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Default IMS... here's a thought

Whoever ends up making this part (if it's not me) can pay me royalties of the 10's of parts to be sold.

IMS Bearing failures appear to me to be due to engine oil compromising the sealed bearing and forcing the thicker viscosity lube out (somewhere).

The IMS bearing 'rides' in a tube, which for some reason the other end is near the RMS. The RMS leaks, fills the tube with oil, pushes out the lube, nukes the bearing.

Oil doesn't need to be in that tube, actually it's better (saves your *** really) if there isn't oil in the tube to get to the bearing.

Why hasn't anyone made a simple friggin 'oil plug'! Piece of rubber with a whol through it, a bolt, a nut 2 washers and a foot long extension to tighten the bolt/nut., Snug enough to block or mostly limit the amount of oil getting into the tube.

Every IMS bearing story I have read so far has oil in the tube. Stop the oil and the bearing might just last the entire engine life (which oddly can be limited by this bearing failing so it's all still true )

If I get a 996 or have to do a IMS replacement on any pcar, this is on my list of todo's. Does this already exist?

Last edited by AZ Erik; 03-05-2013 at 02:50 PM.
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Old 03-05-2013, 07:32 PM   #4
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what kind of oil are you using? ....IBTL...
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Old 03-06-2013, 09:14 AM   #5
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thermal expansion of the trapped air causes air to escape, when the parts cool there is low pressure in the tube, the low pressure is equalized by air and oil being sucked into the tube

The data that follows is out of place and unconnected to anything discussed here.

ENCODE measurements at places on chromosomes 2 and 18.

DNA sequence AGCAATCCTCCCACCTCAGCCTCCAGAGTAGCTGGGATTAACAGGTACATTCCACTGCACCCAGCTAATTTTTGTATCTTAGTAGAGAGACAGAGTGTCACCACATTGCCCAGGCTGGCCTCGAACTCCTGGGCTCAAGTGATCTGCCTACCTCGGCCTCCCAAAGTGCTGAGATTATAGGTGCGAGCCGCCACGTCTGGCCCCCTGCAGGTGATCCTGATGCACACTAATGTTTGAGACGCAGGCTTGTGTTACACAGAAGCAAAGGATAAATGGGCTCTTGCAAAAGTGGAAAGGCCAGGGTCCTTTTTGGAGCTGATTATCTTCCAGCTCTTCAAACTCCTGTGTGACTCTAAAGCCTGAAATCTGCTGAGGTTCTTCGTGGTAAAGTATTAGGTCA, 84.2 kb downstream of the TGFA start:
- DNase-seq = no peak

each cycle there is more oil and less air

the oil in the tube is contaminated and can, over time become toxic enough to erode, etch the ***** on the bearing - the softend ***** wear faster, and become rough. the rough ***** catch on the ball cage and begine to distort the holes that hold the ***** in place - the holes become large enough for the ***** to bounce around and bend the cage, the cage slips, the ***** change location and the bearing comes apart - the bolt cannot support the rotational out of balance and shears off - the chains jump and - whip around, vale timing stops and the pistons collide - failed parts cause case damage and oil is dumped out of the damaged area...

I am theorizing of course - but I have detailed photos of bearing in various stages of degradation and under magnification I would place money on chemical etching being the initial cause of surface breakdown

yes - a 1 mm hole drilled in the tube may prevent all of this
yes - replacing the bearing is a good idea
yes - they can fail - and failure is a biatch
yes - many last a LONG time

why would running them "like you stole it" help?
my theory is that it is a means of getting the car over the normal operating temp and thus pushing some of the old contaminated oil out of the tube...and sucking in some new oil - at some point if temps never exceed a "normal" the oil in the tube never comes out and could be in there for 5-10 years no matter how often you change oil. You have to get the motor hotter and cause the old oil to then exit thought hydraulic pressure and re-create the vacuum that cause the oil to be sucked in there in the first place...this will also allow "fresh" oil to be sucked passed (through) the bearing and give it a tiny bit of lube internally

again

these are thoughts I have - and my personal research was supportive of this crack induced dream
I hated that this thread was made with the statement above and never allowed to be argued, I am glad it is open for discussion - I will not be discussing it much, I prefer to just replace the damn thing and get over it, live with it and run the "risk" - or sell the car

I sold mine - but not because of this....it was time for me...... I miss it sometimes, but I would NOT trade my current ride for a 996 unless it had 3 letters after the 996 --- something like GT(x)



have fun with this, hope to see some of you around at PCA or other events in the great northwest
Ed
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Old 03-06-2013, 02:36 PM   #6
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My thought being if the factory put in a sealed bearing, and all but the $1500+ LN retrofit also use sealed bearings why allow oil in the first place.